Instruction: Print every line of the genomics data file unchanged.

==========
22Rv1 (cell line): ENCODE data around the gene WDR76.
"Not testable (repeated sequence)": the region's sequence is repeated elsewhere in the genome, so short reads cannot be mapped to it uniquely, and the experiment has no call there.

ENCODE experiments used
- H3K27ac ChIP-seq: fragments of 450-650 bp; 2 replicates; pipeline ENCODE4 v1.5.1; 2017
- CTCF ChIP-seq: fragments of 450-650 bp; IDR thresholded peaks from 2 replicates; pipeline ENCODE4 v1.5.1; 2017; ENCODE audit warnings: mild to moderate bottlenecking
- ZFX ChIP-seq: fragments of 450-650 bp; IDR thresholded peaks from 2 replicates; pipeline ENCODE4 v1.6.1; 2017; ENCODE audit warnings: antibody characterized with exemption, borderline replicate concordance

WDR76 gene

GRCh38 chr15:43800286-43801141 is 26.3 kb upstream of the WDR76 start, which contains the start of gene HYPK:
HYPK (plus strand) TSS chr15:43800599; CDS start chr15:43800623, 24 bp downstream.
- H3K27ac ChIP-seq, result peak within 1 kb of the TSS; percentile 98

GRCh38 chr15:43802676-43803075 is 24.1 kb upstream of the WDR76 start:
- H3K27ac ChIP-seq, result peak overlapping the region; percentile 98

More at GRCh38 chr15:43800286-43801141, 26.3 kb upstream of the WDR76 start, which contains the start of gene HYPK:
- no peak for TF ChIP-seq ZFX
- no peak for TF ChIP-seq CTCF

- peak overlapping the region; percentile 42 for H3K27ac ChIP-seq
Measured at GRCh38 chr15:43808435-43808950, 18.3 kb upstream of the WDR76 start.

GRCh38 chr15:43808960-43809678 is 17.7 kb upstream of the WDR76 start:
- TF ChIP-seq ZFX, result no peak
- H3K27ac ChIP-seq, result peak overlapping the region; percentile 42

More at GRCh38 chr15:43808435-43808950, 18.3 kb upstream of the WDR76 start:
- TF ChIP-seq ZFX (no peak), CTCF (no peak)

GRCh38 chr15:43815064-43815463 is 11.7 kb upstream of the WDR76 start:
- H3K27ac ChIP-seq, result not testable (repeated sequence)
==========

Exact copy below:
22Rv1 (cell line): ENCODE data around the gene WDR76.
"Not testable (repeated sequence)": the region's sequence is repeated elsewhere in the genome, so short reads cannot be mapped to it uniquely, and the experiment has no call there.

ENCODE experiments used
- H3K27ac ChIP-seq: fragments of 450-650 bp; 2 replicates; pipeline ENCODE4 v1.5.1; 2017
- CTCF ChIP-seq: fragments of 450-650 bp; IDR thresholded peaks from 2 replicates; pipeline ENCODE4 v1.5.1; 2017; ENCODE audit warnings: mild to moderate bottlenecking
- ZFX ChIP-seq: fragments of 450-650 bp; IDR thresholded peaks from 2 replicates; pipeline ENCODE4 v1.6.1; 2017; ENCODE audit warnings: antibody characterized with exemption, borderline replicate concordance

WDR76 gene

GRCh38 chr15:43800286-43801141 is 26.3 kb upstream of the WDR76 start, which contains the start of gene HYPK:
HYPK (plus strand) TSS chr15:43800599; CDS start chr15:43800623, 24 bp downstream.
- H3K27ac ChIP-seq, result peak within 1 kb of the TSS; percentile 98

GRCh38 chr15:43802676-43803075 is 24.1 kb upstream of the WDR76 start:
- H3K27ac ChIP-seq, result peak overlapping the region; percentile 98

More at GRCh38 chr15:43800286-43801141, 26.3 kb upstream of the WDR76 start, which contains the start of gene HYPK:
- no peak for TF ChIP-seq ZFX
- no peak for TF ChIP-seq CTCF

- peak overlapping the region; percentile 42 for H3K27ac ChIP-seq
Measured at GRCh38 chr15:43808435-43808950, 18.3 kb upstream of the WDR76 start.

GRCh38 chr15:43808960-43809678 is 17.7 kb upstream of the WDR76 start:
- TF ChIP-seq ZFX, result no peak
- H3K27ac ChIP-seq, result peak overlapping the region; percentile 42

More at GRCh38 chr15:43808435-43808950, 18.3 kb upstream of the WDR76 start:
- TF ChIP-seq ZFX (no peak), CTCF (no peak)

GRCh38 chr15:43815064-43815463 is 11.7 kb upstream of the WDR76 start:
- H3K27ac ChIP-seq, result not testable (repeated sequence)